Dog breeder is being investigated for not having a licence to sell puppies for up to £2,750 each
- Credit: Archant
A Fenland dog breeder is being investigated after it has been claimed he has been selling dogs without a licence.
The situation came to light after a couple spoke out when their bulldog fell sick within weeks of picking her up from Natural Born Bullies, NBBZ, at Begdale, near Wisbech.
When the animal died at 10 months, of suspected meningitis, the couple checked her paperwork which they claim shows the animal’s parents were brother and sister.
Richie O’Gorman, who runs NBBZ, said on his Facebook page he was licensed, and the dogs were line bred, which is allowed under Kennel Club rules.
He and his girlfriend, Zoe Jefcut, mostly breed bull dogs selling for around £2,750 each.
However, Fenland District Council say neither are licensed and an investigation is under way.
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Richie said: “We’ve never had breeding dogs here to have them licensed, we’ve had dogs in different accommodations.
“Five months ago we got an email from Fenland District Council saying they’re giving a licence, but that is now on hold because of a complaint.
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“We don’t breed dogs from this site so don’t need a licence for here.
“We can’t give dogs a lifetime guarantee. Meningitis is an occurred problem not a genetic problem.
“We’re the most popular bull dog breeder in the UK.”
A Fenland District Council spokesperson said: “The council continues to investigate complaints received regarding an animal breeder in the district, in accordance with the council’s enforcement policy.
“As there is currently an investigation into animal licensing activity, it would be inappropriate to comment any further at this time.
“A licence application has been submitted to the council and is being considered as part of the usual application process during this investigation.”
Caroline Kisko, Kennel Club secretary, said: “We can confirm that Ritchie O’Gorman and Zoe Jefcut from Wisbech have both registered puppies with the Kennel Club over a ten year period, however neither of the people in question are members of the Kennel Club’s Assured Breeder Scheme.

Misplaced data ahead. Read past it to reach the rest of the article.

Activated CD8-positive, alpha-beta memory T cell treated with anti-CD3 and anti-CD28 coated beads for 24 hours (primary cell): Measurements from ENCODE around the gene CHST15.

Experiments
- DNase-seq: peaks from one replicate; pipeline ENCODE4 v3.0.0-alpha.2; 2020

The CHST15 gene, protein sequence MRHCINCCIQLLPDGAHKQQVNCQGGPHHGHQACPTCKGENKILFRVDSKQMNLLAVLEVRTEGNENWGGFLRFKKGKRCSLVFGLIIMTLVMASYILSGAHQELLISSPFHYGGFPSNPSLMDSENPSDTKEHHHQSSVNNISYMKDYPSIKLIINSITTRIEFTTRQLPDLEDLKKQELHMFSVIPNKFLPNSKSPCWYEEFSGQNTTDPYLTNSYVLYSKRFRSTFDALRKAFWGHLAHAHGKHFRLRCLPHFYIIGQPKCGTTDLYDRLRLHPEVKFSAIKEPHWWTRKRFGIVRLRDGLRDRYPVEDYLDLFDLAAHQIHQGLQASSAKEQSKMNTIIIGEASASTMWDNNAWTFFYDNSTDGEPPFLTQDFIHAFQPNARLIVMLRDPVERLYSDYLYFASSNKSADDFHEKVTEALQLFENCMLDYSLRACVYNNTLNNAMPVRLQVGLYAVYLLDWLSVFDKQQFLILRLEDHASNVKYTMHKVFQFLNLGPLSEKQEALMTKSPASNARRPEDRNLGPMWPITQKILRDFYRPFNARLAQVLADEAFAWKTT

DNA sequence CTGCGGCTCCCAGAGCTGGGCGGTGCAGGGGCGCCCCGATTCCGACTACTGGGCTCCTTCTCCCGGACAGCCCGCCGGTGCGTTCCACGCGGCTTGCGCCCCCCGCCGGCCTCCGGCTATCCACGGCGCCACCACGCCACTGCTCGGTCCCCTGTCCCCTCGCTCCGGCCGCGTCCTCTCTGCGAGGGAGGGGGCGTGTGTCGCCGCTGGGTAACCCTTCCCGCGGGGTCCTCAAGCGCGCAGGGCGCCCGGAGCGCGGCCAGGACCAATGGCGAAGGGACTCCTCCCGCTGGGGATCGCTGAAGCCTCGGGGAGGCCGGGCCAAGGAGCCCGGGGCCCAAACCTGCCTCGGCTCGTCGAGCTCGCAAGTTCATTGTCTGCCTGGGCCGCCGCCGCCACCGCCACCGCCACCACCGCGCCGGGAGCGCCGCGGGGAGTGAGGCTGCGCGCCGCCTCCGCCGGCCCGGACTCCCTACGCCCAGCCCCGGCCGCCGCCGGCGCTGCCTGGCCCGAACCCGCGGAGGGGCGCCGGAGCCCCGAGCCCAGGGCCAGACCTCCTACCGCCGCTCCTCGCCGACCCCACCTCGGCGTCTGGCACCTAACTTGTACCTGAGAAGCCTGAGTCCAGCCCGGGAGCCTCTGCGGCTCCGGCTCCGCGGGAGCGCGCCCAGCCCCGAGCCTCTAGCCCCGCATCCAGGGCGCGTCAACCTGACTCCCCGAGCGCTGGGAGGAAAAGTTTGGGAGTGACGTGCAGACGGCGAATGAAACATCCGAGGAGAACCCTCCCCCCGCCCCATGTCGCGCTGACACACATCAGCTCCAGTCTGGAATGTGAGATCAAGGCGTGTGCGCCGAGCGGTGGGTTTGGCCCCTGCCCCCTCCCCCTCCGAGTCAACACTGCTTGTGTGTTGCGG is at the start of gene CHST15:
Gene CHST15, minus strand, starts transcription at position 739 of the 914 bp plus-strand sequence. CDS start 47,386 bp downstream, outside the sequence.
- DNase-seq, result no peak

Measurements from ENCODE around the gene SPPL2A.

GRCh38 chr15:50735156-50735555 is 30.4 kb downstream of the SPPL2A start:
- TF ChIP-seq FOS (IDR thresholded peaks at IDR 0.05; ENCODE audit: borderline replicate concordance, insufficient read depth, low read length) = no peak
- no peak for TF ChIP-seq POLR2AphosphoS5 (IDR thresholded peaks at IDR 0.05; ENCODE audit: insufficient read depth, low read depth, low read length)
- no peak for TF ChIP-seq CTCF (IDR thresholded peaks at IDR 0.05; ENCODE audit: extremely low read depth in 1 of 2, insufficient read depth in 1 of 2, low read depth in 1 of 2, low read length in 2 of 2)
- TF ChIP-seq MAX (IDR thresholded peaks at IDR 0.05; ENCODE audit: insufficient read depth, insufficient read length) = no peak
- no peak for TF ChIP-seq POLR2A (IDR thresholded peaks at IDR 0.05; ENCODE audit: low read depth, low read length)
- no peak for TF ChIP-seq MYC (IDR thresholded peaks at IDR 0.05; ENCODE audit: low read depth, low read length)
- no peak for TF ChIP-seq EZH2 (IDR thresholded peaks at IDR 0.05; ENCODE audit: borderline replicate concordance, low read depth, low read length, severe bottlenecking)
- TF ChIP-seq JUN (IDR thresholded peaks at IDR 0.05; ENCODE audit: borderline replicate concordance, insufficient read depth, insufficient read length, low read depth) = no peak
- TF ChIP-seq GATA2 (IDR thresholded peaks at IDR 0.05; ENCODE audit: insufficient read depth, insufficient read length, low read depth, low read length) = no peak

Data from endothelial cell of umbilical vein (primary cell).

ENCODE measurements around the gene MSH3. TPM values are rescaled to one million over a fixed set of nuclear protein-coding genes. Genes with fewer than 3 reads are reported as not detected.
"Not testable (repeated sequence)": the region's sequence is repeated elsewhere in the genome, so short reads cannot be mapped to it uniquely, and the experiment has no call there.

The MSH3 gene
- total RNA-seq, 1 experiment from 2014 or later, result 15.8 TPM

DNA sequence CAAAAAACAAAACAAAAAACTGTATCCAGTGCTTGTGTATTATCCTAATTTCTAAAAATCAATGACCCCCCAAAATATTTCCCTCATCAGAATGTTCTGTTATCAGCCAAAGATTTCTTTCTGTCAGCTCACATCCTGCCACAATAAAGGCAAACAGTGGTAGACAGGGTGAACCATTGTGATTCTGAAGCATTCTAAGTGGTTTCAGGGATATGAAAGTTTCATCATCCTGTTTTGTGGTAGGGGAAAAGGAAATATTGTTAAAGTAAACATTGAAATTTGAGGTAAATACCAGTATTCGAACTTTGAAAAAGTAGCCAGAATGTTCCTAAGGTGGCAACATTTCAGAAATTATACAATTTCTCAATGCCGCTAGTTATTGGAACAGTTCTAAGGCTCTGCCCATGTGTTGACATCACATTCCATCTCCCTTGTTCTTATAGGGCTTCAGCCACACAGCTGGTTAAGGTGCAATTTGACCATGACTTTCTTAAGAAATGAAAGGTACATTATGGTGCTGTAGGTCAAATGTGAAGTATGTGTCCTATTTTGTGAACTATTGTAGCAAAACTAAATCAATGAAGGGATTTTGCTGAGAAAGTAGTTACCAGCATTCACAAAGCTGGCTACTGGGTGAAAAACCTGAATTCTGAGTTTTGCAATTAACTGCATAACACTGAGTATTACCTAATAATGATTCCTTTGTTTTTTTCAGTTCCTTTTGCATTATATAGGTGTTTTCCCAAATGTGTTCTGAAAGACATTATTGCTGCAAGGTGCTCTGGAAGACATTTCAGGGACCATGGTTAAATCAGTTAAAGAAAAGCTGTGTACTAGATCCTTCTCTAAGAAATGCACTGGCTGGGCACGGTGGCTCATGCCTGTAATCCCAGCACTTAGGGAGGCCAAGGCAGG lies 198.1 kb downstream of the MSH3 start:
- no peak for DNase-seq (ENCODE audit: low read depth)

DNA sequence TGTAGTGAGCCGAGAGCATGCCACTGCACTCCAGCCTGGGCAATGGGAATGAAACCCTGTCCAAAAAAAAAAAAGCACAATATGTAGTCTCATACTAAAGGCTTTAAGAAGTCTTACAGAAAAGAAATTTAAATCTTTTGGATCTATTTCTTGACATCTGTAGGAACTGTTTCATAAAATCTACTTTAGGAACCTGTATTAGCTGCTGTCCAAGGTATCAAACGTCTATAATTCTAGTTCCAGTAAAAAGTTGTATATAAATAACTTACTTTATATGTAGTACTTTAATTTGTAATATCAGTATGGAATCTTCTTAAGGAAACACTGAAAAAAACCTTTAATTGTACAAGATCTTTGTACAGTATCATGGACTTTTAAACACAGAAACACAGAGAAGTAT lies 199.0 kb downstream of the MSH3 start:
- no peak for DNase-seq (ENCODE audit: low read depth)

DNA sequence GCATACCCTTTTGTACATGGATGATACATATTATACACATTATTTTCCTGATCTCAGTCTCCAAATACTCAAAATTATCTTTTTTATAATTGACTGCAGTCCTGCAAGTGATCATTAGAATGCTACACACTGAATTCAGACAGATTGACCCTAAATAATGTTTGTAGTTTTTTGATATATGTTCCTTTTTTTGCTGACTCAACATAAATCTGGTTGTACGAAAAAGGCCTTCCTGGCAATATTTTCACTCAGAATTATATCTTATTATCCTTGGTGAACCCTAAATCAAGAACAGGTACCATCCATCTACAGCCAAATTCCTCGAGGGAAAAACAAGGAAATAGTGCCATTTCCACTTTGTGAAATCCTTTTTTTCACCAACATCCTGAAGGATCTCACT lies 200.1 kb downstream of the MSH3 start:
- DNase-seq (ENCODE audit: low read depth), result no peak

“It is vital that anybody who has concerns about a breeder should report these immediately to the RSPCA.
“The Kennel Club always recommends buying from an Assured Breeder as this gives puppy buyers the best chance of getting a healthy, well-bred puppy.
“Breeders who are members of our scheme have their premises checked and inspected, and must comply with the scheme’s rules to help to safeguard the health and welfare of their pups.”
A couple from Worcestershire spoke out when their dog died after falling ill within two months of collecting her from the Fens.
The bulldog, called Trio, initially pulled through with strong steroids, but as she was being weaned off them she fell sick again and died.
The couple say Trio’s certificate shows her parents are brother and sister and that the in-breeding causes significant problems.
Danielle Richards, of Worcestershire, said her partner Nickolas Wallace drove to the Fens to pick up their 10 week old puppy Trio, an Old English Bulldog, last year.
But within two months she went down hill.
Danielle said: “We don’t want anybody else to go through this and we don’t want an more dogs to suffer as Trio did.
“Everything was fine then all of a sudden she started drooping her head. Her eyes looked funny, she was clearly not well.
“Usually she was really playful but she sat under the table with her head down. She looked sad and ill.
“The vet said maybe it was meningitis. We transferred her care to the PDSA where they admitted her immediately and put her straight on to medication.
“She was on steroids and started to get better but then two months later, as we began to wean her off the steroids, she started deteriorating really quick.
“She could barely move and started foaming at the mouth, she struggled to breathe.
“We took her straight to the vets and they wanted to put her down, but we didn’t want to, she is part of our family.
“So three times we said no and we would push on with treatment, whatever the cost.
“The vet said her neurological signs were bad and she went into a coma. She died in the night. It was heart breaking.”
• The Kennel Club said that line breeding is where dogs from the same extended family line are mated eg. a grandparent and grandchild or a more distant relative.
• According to current laws for breeders in England and Scotland, a licence is required if you are either in the business of breeding and selling dogs or breeding five or more litters regardless of where the litters were bred if you own the female dog(s).
• Details can be found here https://www.legislation.gov.uk/ukpga/1999/11/section/7. In section 4.